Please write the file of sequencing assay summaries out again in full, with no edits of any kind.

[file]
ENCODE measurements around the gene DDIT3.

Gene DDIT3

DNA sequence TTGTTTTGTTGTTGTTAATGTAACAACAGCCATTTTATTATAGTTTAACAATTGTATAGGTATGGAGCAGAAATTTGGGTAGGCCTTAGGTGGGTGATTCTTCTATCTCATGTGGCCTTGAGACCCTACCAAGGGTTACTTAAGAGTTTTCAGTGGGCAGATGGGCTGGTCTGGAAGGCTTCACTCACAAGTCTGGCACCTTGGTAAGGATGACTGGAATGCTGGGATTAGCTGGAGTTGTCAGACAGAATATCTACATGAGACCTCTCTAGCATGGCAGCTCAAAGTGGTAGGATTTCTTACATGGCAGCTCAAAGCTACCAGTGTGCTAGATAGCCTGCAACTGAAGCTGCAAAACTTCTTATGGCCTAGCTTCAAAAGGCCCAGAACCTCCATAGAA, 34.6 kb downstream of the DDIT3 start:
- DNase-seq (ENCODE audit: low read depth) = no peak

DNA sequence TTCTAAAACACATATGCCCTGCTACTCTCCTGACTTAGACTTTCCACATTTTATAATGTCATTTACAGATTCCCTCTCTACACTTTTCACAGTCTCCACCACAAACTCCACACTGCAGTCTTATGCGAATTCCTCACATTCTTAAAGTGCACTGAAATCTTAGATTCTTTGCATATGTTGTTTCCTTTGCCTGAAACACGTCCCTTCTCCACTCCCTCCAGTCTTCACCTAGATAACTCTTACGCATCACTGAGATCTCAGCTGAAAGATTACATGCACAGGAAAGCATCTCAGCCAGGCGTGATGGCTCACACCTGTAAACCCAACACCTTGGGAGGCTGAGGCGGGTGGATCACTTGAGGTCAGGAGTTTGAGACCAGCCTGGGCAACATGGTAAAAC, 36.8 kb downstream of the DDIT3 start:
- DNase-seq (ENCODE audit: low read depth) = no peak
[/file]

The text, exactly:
ENCODE measurements around the gene DDIT3.

Gene DDIT3

DNA sequence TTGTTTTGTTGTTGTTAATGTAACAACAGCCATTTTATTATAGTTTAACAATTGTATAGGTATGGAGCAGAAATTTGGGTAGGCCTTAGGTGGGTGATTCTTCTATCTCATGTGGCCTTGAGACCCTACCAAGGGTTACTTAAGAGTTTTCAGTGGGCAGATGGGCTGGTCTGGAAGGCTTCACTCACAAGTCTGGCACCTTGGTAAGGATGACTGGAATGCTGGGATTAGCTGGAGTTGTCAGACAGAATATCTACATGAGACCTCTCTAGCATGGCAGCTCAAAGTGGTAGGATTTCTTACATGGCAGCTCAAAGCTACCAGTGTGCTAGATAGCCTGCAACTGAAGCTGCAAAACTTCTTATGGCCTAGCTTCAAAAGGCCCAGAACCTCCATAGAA, 34.6 kb downstream of the DDIT3 start:
- DNase-seq (ENCODE audit: low read depth) = no peak

DNA sequence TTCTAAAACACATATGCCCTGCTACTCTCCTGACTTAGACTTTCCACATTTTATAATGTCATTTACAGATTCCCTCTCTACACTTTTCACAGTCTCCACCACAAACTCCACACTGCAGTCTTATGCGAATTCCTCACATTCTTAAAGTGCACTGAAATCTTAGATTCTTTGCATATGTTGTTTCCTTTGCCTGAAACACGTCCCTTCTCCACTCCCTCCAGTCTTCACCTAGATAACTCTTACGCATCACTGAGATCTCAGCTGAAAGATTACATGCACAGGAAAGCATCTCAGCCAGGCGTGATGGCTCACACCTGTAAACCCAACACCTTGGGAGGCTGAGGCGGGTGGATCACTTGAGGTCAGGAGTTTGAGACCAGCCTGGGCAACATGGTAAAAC, 36.8 kb downstream of the DDIT3 start:
- DNase-seq (ENCODE audit: low read depth) = no peak